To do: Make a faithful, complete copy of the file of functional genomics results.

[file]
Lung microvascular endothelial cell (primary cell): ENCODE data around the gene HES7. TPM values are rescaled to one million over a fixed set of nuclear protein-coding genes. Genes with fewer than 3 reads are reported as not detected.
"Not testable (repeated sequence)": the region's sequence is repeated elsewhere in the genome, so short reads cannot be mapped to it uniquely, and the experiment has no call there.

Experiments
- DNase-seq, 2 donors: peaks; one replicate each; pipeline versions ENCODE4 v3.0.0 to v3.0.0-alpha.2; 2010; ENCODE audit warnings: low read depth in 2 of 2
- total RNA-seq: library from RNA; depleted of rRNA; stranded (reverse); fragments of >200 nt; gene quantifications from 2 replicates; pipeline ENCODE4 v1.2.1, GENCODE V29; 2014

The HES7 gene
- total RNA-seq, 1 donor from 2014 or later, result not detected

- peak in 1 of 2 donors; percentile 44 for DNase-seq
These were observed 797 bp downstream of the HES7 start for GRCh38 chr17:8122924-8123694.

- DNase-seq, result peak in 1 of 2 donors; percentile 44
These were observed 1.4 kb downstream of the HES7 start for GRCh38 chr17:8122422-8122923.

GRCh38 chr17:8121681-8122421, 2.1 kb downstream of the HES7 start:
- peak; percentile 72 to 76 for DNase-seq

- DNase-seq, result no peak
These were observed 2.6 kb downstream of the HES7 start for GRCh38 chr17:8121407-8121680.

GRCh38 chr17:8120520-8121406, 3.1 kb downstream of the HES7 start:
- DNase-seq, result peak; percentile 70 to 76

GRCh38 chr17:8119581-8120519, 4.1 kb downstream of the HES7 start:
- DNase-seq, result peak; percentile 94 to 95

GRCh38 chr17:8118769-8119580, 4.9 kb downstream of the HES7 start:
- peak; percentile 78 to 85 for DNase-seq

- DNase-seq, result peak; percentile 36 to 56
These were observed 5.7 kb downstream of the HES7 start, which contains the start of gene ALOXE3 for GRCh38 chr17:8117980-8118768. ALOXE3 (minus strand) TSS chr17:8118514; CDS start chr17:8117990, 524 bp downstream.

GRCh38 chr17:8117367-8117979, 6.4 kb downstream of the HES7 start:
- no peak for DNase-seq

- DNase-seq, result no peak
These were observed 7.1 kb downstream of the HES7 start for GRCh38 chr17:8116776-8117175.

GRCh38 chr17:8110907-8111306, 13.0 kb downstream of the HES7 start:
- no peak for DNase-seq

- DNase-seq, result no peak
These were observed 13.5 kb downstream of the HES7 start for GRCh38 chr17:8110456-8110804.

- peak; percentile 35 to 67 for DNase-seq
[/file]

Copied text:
Lung microvascular endothelial cell (primary cell): ENCODE data around the gene HES7. TPM values are rescaled to one million over a fixed set of nuclear protein-coding genes. Genes with fewer than 3 reads are reported as not detected.
"Not testable (repeated sequence)": the region's sequence is repeated elsewhere in the genome, so short reads cannot be mapped to it uniquely, and the experiment has no call there.

Experiments
- DNase-seq, 2 donors: peaks; one replicate each; pipeline versions ENCODE4 v3.0.0 to v3.0.0-alpha.2; 2010; ENCODE audit warnings: low read depth in 2 of 2
- total RNA-seq: library from RNA; depleted of rRNA; stranded (reverse); fragments of >200 nt; gene quantifications from 2 replicates; pipeline ENCODE4 v1.2.1, GENCODE V29; 2014

The HES7 gene
- total RNA-seq, 1 donor from 2014 or later, result not detected

- peak in 1 of 2 donors; percentile 44 for DNase-seq
These were observed 797 bp downstream of the HES7 start for GRCh38 chr17:8122924-8123694.

- DNase-seq, result peak in 1 of 2 donors; percentile 44
These were observed 1.4 kb downstream of the HES7 start for GRCh38 chr17:8122422-8122923.

GRCh38 chr17:8121681-8122421, 2.1 kb downstream of the HES7 start:
- peak; percentile 72 to 76 for DNase-seq

- DNase-seq, result no peak
These were observed 2.6 kb downstream of the HES7 start for GRCh38 chr17:8121407-8121680.

GRCh38 chr17:8120520-8121406, 3.1 kb downstream of the HES7 start:
- DNase-seq, result peak; percentile 70 to 76

GRCh38 chr17:8119581-8120519, 4.1 kb downstream of the HES7 start:
- DNase-seq, result peak; percentile 94 to 95

GRCh38 chr17:8118769-8119580, 4.9 kb downstream of the HES7 start:
- peak; percentile 78 to 85 for DNase-seq

- DNase-seq, result peak; percentile 36 to 56
These were observed 5.7 kb downstream of the HES7 start, which contains the start of gene ALOXE3 for GRCh38 chr17:8117980-8118768. ALOXE3 (minus strand) TSS chr17:8118514; CDS start chr17:8117990, 524 bp downstream.

GRCh38 chr17:8117367-8117979, 6.4 kb downstream of the HES7 start:
- no peak for DNase-seq

- DNase-seq, result no peak
These were observed 7.1 kb downstream of the HES7 start for GRCh38 chr17:8116776-8117175.

GRCh38 chr17:8110907-8111306, 13.0 kb downstream of the HES7 start:
- no peak for DNase-seq

- DNase-seq, result no peak
These were observed 13.5 kb downstream of the HES7 start for GRCh38 chr17:8110456-8110804.

- peak; percentile 35 to 67 for DNase-seq